Colin Walsh interjected again, “I think the concern is that they presented information that wasn’t accurate.”
Mr. Keasling pointed out that he didn’t say anything that wasn’t accurate, as “we’re not proposing development on the 25.”
Ms. Millstein added, “You are proposing to use that 6.8 acres to satisfy the ordinance.”
Mr. Keasling stated, “We don’t dispute that at all.”
Mr. Keasling said that all of the square footages in the MRIC are the square footages in the ARC. “Our initial thinking is that the impacts are similar (but) less land involved (and) smaller footprint. The analysis should be covered.”
But because the city was doing analysis on Mace south of the freeway, “there was an acknowledgement from everybody – the applicant as well as the city – that traffic on Mace has changed in the last four years.”
The question is what else has changed since the original analysis was completed in 2017.
After requests from some in the audience, the city agreed to allow for about ten minutes of questions.
Ashley Feeney pointed out that the city has not accepted anything relating to the 6.8 acres, “all the city has done has been to accept an application” and they are preparing a CEQA analysis to evaluate the proposal. “There has been no agreement as it relates to the 25 acres, it is a project proposal that will be evaluated along with the overall project.”
One person asked, “Why is there such a short window for people to respond?” They pointed out that they have until December 9 to have comments. “That seems like an incredibly short period of time for people to get counseled, get legal letters written and environmental letters,” the woman said.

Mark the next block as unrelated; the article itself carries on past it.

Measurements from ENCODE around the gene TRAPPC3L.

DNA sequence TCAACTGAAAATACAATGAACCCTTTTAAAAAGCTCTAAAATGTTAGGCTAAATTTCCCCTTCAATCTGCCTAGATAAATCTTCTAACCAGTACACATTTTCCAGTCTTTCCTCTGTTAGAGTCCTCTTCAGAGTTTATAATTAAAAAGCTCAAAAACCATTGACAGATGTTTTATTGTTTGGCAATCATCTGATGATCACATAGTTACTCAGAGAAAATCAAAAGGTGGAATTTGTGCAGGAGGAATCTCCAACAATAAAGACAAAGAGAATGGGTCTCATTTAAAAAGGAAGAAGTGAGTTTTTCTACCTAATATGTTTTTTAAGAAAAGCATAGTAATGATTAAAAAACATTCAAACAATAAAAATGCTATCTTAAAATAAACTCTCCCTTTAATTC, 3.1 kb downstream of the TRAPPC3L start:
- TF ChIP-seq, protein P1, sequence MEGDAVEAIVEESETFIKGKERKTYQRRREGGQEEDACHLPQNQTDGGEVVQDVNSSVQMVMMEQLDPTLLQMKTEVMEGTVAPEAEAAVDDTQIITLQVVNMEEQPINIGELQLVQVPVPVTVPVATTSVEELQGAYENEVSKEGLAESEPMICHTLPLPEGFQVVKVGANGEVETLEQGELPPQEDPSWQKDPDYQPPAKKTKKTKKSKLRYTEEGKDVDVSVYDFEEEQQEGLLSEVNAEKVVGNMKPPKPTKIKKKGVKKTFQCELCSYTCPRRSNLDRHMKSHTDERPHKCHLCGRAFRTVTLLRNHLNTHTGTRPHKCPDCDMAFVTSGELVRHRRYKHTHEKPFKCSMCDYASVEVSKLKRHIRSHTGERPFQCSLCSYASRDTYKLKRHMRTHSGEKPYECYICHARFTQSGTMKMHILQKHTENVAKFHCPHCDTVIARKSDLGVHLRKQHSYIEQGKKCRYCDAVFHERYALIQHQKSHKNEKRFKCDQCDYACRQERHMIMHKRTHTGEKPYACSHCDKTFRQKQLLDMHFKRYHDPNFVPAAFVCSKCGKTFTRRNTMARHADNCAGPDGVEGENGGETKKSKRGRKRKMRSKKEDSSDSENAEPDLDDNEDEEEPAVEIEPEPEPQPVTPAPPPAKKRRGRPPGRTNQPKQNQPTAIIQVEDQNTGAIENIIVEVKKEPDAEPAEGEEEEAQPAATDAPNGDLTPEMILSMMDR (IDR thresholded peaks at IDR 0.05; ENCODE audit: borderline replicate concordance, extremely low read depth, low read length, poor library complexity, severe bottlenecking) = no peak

The city responded that this meeting was under the guise of the scoping meeting. Sherri Metzker pointed out, “A scoping meeting has a very limited purpose – it’s main purpose is for you all to help us identify what the changed circumstances might be that are out there, that we have to take into consideration.”
She said, “This isn’t by any means the last time that the city’s members are going to have a chance to comment.”
She pointed out that they still have to do a 45-day circulation when they publish the EIR, then they have to respond to the comments and circulate that.
“We’re going to have the exact same thing happen again,” she said, noting the comment periods in the previous EIR rounds.
Colin Walsh interjected, “We’ve been told that what we’re doing here is optional, that what the city’s doing is optional… Once you decided to do a NOP and to do the scoping, under what authority is the city not following the legal requirements for notice and for comment periods?”
Roberta Millstein added, “Are these typically 30 days?” She argued, “We’ve been given a much shorter window. In fact, the window has only been extended because some people asked for it to be extended.”
The Rainey representative pointed out, “There’s no legal requirement when you do a supplemental EIR to have a scoping meeting.”
Ashley Feeney added, “This meeting is being done to solicit some additional comment and also have an opportunity for people to voice things that they want the city to take into account for changed circumstances.”
He added that the city was well aware of changed circumstances around traffic.
Another area that was pointed out is there seems to be some discrepancy between the project description from Table 3-2 of the MRIC EIR and the comparison map put out this week by the city.
Table 3-2 of the MRIC EIR
—David M. Greenwald reporting